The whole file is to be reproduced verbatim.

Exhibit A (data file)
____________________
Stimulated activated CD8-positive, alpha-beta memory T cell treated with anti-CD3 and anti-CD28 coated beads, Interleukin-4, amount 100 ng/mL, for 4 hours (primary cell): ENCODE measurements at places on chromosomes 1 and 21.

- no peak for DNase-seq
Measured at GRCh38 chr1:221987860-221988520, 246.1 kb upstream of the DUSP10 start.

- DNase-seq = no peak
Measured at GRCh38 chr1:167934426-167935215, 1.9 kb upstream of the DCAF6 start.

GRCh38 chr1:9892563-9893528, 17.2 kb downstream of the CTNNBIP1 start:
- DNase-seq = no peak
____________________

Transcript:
Stimulated activated CD8-positive, alpha-beta memory T cell treated with anti-CD3 and anti-CD28 coated beads, Interleukin-4, amount 100 ng/mL, for 4 hours (primary cell): ENCODE measurements at places on chromosomes 1 and 21.

- no peak for DNase-seq
Measured at GRCh38 chr1:221987860-221988520, 246.1 kb upstream of the DUSP10 start.

- DNase-seq = no peak
Measured at GRCh38 chr1:167934426-167935215, 1.9 kb upstream of the DCAF6 start.

GRCh38 chr1:9892563-9893528, 17.2 kb downstream of the CTNNBIP1 start:
- DNase-seq = no peak